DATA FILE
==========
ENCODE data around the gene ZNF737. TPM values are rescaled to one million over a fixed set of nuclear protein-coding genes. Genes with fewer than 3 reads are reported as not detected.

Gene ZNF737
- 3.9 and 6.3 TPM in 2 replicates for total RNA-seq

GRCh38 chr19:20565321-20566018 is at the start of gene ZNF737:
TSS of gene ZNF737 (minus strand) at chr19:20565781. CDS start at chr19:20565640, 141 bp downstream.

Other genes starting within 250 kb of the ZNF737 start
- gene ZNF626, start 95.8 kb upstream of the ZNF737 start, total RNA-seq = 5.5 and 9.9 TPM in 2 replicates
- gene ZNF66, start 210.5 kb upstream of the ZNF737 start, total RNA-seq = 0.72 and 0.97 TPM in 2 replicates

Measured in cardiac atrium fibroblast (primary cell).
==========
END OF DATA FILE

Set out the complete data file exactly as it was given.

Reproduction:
ENCODE data around the gene ZNF737. TPM values are rescaled to one million over a fixed set of nuclear protein-coding genes. Genes with fewer than 3 reads are reported as not detected.

Gene ZNF737
- 3.9 and 6.3 TPM in 2 replicates for total RNA-seq

GRCh38 chr19:20565321-20566018 is at the start of gene ZNF737:
TSS of gene ZNF737 (minus strand) at chr19:20565781. CDS start at chr19:20565640, 141 bp downstream.

Other genes starting within 250 kb of the ZNF737 start
- gene ZNF626, start 95.8 kb upstream of the ZNF737 start, total RNA-seq = 5.5 and 9.9 TPM in 2 replicates
- gene ZNF66, start 210.5 kb upstream of the ZNF737 start, total RNA-seq = 0.72 and 0.97 TPM in 2 replicates

Measured in cardiac atrium fibroblast (primary cell).